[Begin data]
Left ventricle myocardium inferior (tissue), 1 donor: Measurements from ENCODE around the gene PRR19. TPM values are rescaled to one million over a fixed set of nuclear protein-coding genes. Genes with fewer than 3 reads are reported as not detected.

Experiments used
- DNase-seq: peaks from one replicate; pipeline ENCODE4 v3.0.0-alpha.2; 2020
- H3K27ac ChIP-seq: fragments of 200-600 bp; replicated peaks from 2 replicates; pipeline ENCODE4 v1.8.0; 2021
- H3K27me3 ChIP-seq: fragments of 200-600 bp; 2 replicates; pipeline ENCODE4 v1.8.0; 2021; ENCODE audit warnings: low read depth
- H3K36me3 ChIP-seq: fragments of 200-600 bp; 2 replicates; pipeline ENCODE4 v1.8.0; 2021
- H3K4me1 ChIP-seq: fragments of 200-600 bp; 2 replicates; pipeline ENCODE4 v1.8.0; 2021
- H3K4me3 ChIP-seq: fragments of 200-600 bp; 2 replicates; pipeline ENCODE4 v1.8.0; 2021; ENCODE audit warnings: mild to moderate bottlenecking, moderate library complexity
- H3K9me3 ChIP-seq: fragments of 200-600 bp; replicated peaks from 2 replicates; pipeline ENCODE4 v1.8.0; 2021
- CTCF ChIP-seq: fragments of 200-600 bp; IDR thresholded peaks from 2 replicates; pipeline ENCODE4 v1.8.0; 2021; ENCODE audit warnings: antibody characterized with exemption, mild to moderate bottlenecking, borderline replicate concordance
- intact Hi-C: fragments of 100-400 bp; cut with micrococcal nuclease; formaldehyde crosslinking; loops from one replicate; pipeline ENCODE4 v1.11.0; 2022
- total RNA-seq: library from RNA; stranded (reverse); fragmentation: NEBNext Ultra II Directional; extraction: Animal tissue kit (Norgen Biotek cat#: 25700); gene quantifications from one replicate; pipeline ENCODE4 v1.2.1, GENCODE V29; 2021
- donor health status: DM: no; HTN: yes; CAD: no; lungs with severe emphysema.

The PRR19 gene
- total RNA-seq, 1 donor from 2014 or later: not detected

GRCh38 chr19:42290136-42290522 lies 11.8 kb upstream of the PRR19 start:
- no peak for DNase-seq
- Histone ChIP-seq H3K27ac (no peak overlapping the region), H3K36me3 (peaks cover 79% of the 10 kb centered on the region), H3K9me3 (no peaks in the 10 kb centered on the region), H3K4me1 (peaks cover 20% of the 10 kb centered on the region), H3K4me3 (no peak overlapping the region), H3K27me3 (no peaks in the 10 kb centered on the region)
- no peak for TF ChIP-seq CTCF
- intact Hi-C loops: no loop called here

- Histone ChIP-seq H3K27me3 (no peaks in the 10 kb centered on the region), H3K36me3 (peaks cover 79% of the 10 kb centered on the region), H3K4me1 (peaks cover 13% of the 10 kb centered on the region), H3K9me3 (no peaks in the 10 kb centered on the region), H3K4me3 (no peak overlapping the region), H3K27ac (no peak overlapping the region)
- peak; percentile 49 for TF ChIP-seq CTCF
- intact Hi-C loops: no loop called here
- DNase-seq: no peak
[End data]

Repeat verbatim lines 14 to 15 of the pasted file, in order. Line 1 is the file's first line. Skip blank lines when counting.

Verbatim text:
The PRR19 gene
- total RNA-seq, 1 donor from 2014 or later: not detected